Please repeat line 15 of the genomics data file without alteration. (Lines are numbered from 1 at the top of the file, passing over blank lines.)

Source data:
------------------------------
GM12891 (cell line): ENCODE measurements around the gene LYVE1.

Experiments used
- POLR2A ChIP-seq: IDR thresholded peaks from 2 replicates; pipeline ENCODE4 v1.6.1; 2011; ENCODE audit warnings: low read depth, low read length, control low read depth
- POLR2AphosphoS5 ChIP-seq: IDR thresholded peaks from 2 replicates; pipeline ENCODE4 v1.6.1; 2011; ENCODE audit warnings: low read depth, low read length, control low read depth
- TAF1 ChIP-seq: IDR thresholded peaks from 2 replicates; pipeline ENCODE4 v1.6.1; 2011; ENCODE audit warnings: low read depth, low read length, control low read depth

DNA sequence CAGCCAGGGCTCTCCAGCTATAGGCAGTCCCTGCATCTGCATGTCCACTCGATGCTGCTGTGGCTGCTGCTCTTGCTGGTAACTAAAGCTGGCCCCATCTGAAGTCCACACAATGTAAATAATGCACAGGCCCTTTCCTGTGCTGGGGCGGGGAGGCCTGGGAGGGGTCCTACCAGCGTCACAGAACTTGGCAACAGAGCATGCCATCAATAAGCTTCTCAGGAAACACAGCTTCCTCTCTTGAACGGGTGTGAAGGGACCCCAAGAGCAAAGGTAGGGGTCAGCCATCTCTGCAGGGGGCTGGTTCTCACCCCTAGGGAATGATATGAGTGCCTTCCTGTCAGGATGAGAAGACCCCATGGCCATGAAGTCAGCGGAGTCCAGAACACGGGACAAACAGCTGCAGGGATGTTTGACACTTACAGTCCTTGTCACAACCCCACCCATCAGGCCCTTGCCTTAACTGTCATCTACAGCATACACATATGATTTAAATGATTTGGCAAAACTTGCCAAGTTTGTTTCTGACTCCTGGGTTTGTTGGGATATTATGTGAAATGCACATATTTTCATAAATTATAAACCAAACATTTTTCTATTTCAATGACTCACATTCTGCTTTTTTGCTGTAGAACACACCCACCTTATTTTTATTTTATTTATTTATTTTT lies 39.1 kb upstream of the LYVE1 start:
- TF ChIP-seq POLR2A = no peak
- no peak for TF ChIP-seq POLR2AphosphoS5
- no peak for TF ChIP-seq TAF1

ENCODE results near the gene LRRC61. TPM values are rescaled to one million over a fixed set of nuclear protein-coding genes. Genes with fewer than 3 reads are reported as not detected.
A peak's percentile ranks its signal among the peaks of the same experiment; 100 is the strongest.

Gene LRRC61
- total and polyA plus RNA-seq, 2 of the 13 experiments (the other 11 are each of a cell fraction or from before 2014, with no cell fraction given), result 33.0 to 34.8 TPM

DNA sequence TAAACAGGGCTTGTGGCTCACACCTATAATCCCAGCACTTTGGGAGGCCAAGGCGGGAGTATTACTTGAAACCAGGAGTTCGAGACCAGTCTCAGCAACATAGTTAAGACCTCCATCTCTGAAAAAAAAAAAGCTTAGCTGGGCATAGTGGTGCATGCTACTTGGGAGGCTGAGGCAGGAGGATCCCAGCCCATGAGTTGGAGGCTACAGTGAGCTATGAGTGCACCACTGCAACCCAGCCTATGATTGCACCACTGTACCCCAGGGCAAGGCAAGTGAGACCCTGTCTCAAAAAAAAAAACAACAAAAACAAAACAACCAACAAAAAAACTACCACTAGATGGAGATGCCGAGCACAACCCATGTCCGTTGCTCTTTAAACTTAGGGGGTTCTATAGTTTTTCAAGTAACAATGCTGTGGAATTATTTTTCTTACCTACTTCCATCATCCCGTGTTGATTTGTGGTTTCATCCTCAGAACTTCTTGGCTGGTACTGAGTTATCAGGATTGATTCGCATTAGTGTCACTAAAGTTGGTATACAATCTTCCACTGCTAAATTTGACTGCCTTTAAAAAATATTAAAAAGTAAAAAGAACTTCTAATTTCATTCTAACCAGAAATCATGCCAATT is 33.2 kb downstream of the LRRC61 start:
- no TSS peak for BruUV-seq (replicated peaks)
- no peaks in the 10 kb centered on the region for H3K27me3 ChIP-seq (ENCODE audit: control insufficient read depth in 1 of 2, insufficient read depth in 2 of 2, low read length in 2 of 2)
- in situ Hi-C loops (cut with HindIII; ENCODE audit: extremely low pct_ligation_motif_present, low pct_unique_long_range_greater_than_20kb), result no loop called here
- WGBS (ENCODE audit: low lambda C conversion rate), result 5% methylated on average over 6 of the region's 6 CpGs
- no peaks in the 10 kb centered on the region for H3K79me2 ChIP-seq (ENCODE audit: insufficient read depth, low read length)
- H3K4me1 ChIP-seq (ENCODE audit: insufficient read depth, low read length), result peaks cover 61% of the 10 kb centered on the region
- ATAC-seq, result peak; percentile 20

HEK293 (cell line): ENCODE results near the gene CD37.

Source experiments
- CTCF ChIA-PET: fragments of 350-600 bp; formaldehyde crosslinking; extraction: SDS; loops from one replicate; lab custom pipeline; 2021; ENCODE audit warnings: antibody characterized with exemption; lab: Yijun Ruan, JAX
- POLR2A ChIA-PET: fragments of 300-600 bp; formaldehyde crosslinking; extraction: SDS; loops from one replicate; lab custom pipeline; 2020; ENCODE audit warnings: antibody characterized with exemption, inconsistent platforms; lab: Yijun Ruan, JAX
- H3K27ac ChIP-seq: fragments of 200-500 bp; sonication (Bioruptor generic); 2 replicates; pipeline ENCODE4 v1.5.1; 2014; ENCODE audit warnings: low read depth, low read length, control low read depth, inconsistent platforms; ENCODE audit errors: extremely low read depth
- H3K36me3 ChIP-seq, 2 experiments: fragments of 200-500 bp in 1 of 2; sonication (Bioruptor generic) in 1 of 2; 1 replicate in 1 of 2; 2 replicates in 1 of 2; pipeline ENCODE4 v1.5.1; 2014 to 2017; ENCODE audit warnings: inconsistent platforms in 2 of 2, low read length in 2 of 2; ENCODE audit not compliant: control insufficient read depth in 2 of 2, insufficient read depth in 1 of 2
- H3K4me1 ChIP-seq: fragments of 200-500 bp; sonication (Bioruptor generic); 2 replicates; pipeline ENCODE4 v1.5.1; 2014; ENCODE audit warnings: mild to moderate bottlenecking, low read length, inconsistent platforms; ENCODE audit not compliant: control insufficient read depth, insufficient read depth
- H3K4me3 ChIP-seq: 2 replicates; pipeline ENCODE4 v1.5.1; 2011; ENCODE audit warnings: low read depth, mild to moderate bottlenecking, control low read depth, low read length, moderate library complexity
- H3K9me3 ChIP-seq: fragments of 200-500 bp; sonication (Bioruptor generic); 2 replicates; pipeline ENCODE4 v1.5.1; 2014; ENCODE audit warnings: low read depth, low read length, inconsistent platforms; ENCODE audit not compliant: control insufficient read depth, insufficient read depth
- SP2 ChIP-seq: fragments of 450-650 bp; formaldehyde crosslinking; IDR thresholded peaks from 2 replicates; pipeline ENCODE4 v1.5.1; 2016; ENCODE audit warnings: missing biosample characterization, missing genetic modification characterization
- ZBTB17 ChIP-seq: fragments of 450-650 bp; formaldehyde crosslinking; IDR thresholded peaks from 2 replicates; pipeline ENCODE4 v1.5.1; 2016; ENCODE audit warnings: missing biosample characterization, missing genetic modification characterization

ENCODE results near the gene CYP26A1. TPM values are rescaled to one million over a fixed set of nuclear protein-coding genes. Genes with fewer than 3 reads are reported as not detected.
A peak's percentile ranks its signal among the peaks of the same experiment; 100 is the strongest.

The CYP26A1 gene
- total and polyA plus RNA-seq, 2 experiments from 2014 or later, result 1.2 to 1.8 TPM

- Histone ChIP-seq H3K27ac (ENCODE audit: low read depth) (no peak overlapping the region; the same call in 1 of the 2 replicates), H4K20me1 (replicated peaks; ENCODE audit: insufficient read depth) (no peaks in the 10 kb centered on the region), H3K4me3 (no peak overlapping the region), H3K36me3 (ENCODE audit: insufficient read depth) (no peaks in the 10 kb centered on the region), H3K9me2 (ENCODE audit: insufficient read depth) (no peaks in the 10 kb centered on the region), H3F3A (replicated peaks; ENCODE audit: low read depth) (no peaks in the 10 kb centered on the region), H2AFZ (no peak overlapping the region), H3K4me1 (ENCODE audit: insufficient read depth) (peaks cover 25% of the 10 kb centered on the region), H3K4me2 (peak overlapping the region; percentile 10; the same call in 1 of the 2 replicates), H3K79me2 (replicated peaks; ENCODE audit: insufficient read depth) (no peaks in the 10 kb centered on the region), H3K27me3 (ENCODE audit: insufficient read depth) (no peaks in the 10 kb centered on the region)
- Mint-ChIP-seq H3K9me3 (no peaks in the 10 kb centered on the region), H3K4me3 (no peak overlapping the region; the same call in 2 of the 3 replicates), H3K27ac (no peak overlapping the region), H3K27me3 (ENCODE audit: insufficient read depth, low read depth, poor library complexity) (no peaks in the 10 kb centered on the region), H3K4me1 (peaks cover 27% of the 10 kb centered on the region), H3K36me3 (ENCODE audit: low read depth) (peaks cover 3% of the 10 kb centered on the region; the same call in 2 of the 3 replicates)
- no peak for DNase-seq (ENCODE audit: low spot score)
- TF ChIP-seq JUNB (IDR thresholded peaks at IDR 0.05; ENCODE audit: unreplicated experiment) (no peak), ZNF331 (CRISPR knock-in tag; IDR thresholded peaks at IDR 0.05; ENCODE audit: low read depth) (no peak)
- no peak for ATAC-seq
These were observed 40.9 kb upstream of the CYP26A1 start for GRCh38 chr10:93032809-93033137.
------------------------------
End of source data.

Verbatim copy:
- no TSS peak for BruUV-seq (replicated peaks)